A recent network meta-analysis shows that, in failing arteriovenous fistulas (AVFs) with outflow stenosis, drug-coated balloon (DCB) angioplasty is “significantly superior” to plain balloon angioplasty, presenting an improved six-month failure rate. However, Gregory Tripsianis (Democritus University, Alexandroupolis, Greece) and colleagues stress that the effectiveness of DCB angioplasty in the long term “deserves further investigation”.
While the 2018 European Society for Vascular Surgery (ESVS) vascular access clinical practice guidelines recommend balloon angioplasty for the treatment of venous outflow stenosis to extend the use of AVFs, the authors note that its effectiveness compared to other endovascular modalities “remains unclear”. In fact, they state more generally that “there is currently uncertainty regarding the ideal treatment to salvage failing AVFs”.
Writing in an online Journal of Vascular Surgery (JVS) article, Tripsianis et al note that it was their intention in this study to investigate the comparative effectiveness of the different endovascular treatments in patients with failing autogenous AVFs with outflow vein stenosis.
The investigators detail that they searched Medline/PubMed and SCOPUS databases for studies that fit the criteria of being randomised controlled trials (RCTs), compared endovascular treatments of autogenous AVF stenosis—including plain balloon angioplasty, cutting balloon angioplasty, and DCB angioplasty—and provided six-month and/or one-year patency data for each group at follow-up.
Inclusion criteria were venous outflow, anastomotic or swing area stenosis, either de novo or recurrent, and exclusion criteria were central vein stenosis or RCTs including open surgical repair or stent/stent graft arms.
Following the literature search, Tripsianis and colleagues performed a systematic review and network meta-analysis of RCTs investigating the effectiveness of plain balloon angioplasty, cutting balloon angioplasty, and DCB angioplasty in autogenous AVFs vein stenosis. They write that they included eleven RCTS in the study, reporting a total of 814 patients, of whom 395 underwent plain balloon angioplasty.
According to the authors, their network meta-analysis showed that DCB angioplasty at six months was “significantly more effective” than plain balloon angioplasty (odds ratio [OR]: 0.39, confidence intervals [CI]: 0.18–0.81) and ranked as the best treatment option, but without having statistically significant difference when compared with cutting balloon angioplasty (OR: 0.65, CI: 0.2–2.12).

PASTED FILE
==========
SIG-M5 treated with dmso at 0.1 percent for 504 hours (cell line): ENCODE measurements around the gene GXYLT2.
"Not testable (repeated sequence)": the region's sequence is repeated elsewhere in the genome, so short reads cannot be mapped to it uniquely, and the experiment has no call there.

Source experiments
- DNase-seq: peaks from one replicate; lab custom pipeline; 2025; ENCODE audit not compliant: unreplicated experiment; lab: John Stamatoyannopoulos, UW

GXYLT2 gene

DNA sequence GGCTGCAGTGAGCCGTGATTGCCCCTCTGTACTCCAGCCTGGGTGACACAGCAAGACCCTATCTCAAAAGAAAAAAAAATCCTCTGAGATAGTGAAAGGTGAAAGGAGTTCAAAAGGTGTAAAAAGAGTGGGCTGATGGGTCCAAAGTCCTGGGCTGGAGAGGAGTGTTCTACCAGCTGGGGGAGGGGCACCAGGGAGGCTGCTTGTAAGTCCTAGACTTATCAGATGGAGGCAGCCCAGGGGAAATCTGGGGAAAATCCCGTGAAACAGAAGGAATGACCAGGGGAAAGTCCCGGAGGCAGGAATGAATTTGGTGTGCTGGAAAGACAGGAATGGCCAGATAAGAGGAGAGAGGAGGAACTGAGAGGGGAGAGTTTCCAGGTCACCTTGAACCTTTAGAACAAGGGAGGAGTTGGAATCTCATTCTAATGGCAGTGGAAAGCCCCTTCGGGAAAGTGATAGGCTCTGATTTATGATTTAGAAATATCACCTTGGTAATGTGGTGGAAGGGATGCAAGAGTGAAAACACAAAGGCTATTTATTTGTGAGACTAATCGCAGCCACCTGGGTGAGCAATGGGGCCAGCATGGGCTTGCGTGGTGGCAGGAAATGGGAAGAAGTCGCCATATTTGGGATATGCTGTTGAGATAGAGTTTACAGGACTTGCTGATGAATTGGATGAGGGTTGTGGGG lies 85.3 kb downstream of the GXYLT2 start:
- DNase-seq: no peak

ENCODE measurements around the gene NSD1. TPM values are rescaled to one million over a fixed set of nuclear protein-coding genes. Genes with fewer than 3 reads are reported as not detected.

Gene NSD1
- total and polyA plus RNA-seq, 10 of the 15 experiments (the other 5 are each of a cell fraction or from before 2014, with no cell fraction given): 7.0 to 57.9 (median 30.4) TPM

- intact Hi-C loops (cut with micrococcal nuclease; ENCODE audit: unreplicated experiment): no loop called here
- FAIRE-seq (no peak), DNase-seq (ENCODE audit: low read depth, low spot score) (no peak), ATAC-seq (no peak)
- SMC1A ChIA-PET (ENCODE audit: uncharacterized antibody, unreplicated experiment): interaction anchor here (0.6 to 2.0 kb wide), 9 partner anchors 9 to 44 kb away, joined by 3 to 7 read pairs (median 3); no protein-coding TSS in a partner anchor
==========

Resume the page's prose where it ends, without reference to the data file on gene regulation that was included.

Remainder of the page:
Writing in JVS, the investigators also report that statistical significance was not achieved at one year among treatments, and that additional conventional pair-wise meta-analyses did not find significant differences at one year.
Tripsianis et al stress that the results of this review “should be interpreted with caution” due to some limitations. Firstly, they acknowledge that the network geometry did not provide any closed loops and write that “no direct comparison between DCB angioplasty and cutting balloon angioplasty existed, thus it was impossible to assess inconsistency between direct and indirect evidence”.
In addition, they note that there was “a considerable degree of heterogeneity” among the included RCTs and that confounding factors were present. They detail: “There was blending of various AVF configurations, de novo lesions with recurrent ones, high-pressure balloon use in a variable number, different brands of DCBs and paclitaxel dose, differences in patency reports (target lesion versus circuit patency), and difference in methodology of angioplasty regarding predilatation or post-dilatation following DCB angioplasty”.
Finally, they recognise that there was “a high risk of bias” among the included studies, especially those comparing plain balloon angioplasty with cutting balloon angioplasty. Tripsianis et al detail that most of the trials suffered from the “inherently high risk in the domain of blinding,” specifying that all but one of the included studies suffered from bias in blinding or personnel, as this is “almost impossible” in endovascular procedures. However, they note that there was some blinding of the outcome assessment in six studies.
Speaking to Vascular News, Miltos Lazarides (Democritus University, Alexandroupolis, Greece), one of the study’s senior authors, considered the present study in its wider context. He noted that a recently-published RCT had similar findings to those presented here. In the New England Journal of Medicine, Robert Lookstein (Ichan School of Medicine at Mount Sinai, New York, USA) et al found that DCB is superior to plain balloon angioplasty at six months, based on data from 330 patients.